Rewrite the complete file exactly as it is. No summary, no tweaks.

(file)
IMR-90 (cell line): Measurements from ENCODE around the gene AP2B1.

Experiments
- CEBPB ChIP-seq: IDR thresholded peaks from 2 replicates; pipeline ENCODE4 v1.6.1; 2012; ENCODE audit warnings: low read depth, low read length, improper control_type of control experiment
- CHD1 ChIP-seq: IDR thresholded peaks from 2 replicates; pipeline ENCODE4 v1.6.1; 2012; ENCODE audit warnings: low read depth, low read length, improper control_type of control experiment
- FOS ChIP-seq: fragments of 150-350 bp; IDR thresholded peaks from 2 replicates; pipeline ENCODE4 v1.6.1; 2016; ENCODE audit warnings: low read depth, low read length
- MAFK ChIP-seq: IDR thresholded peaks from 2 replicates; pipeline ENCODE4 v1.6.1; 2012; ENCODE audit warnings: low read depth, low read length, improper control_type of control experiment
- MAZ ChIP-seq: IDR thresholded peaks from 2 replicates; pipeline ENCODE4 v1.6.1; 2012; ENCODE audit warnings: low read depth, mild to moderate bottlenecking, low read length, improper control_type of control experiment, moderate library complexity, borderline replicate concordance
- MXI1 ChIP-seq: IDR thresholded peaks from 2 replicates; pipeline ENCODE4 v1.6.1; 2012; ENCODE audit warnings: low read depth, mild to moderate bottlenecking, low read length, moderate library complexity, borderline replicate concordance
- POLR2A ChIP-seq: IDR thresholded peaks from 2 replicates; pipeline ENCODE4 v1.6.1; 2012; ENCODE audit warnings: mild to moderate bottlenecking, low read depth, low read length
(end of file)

IMR-90 (cell line): Measurements from ENCODE around the gene AP2B1.

Experiments
- CEBPB ChIP-seq: IDR thresholded peaks from 2 replicates; pipeline ENCODE4 v1.6.1; 2012; ENCODE audit warnings: low read depth, low read length, improper control_type of control experiment
- CHD1 ChIP-seq: IDR thresholded peaks from 2 replicates; pipeline ENCODE4 v1.6.1; 2012; ENCODE audit warnings: low read depth, low read length, improper control_type of control experiment
- FOS ChIP-seq: fragments of 150-350 bp; IDR thresholded peaks from 2 replicates; pipeline ENCODE4 v1.6.1; 2016; ENCODE audit warnings: low read depth, low read length
- MAFK ChIP-seq: IDR thresholded peaks from 2 replicates; pipeline ENCODE4 v1.6.1; 2012; ENCODE audit warnings: low read depth, low read length, improper control_type of control experiment
- MAZ ChIP-seq: IDR thresholded peaks from 2 replicates; pipeline ENCODE4 v1.6.1; 2012; ENCODE audit warnings: low read depth, mild to moderate bottlenecking, low read length, improper control_type of control experiment, moderate library complexity, borderline replicate concordance
- MXI1 ChIP-seq: IDR thresholded peaks from 2 replicates; pipeline ENCODE4 v1.6.1; 2012; ENCODE audit warnings: low read depth, mild to moderate bottlenecking, low read length, moderate library complexity, borderline replicate concordance
- POLR2A ChIP-seq: IDR thresholded peaks from 2 replicates; pipeline ENCODE4 v1.6.1; 2012; ENCODE audit warnings: mild to moderate bottlenecking, low read depth, low read length